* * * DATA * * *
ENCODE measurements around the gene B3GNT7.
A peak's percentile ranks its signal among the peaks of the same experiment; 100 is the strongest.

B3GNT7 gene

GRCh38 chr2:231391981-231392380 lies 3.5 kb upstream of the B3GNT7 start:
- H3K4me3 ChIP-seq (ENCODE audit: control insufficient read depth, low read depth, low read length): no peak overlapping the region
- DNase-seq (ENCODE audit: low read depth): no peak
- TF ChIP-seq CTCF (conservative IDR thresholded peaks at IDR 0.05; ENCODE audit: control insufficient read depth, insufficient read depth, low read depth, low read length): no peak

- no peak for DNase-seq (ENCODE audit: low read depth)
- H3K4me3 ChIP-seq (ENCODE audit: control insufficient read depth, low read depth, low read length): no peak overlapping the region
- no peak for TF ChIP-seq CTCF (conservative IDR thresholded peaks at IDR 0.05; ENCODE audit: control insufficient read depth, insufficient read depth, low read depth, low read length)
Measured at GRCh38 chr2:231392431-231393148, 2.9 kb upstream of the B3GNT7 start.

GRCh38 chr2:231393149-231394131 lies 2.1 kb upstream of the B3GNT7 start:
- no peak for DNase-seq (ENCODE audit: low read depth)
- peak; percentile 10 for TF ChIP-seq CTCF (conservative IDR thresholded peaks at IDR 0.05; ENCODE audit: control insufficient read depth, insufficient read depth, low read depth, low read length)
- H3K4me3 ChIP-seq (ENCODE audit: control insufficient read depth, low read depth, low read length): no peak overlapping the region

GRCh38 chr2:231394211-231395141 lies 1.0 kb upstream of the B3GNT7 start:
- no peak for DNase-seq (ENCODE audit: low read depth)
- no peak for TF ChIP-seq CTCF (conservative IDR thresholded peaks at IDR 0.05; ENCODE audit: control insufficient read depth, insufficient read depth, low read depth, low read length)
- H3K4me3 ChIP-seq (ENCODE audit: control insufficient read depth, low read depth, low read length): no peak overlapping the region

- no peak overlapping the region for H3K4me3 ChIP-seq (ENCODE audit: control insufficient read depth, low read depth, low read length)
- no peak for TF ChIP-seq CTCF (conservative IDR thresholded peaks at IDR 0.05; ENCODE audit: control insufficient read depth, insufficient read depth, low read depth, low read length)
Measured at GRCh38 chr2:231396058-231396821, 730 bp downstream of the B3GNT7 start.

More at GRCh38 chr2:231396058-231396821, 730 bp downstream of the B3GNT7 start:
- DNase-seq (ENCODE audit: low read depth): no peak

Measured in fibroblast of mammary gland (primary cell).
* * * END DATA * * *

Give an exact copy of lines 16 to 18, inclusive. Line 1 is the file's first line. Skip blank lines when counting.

GRCh38 chr2:231394211-231395141 lies 1.0 kb upstream of the B3GNT7 start:
- no peak for DNase-seq (ENCODE audit: low read depth)
- no peak for TF ChIP-seq CTCF (conservative IDR thresholded peaks at IDR 0.05; ENCODE audit: control insufficient read depth, insufficient read depth, low read depth, low read length)